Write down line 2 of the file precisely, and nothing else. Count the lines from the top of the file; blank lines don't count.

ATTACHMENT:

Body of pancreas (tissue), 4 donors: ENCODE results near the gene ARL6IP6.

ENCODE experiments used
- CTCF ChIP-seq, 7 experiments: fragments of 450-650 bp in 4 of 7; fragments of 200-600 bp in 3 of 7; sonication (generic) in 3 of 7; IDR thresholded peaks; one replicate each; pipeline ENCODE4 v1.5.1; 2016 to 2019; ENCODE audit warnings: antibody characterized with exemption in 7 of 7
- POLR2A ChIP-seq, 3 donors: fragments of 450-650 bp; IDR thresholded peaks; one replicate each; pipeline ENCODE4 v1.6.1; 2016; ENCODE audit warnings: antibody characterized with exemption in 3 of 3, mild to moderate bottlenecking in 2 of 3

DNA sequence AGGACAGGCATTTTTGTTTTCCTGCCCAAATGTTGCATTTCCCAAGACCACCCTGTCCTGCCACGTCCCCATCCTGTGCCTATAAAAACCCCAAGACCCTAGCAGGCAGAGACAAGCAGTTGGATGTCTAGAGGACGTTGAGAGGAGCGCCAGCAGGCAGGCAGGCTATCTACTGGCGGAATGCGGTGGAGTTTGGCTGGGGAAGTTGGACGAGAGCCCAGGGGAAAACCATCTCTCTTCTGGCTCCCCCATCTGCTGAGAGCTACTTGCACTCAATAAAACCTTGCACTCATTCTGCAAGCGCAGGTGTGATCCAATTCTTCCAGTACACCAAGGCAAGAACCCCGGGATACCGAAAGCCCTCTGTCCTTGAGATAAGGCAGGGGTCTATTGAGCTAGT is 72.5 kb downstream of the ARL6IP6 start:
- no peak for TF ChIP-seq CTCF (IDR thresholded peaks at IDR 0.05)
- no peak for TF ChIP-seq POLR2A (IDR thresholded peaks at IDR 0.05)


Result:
ENCODE experiments used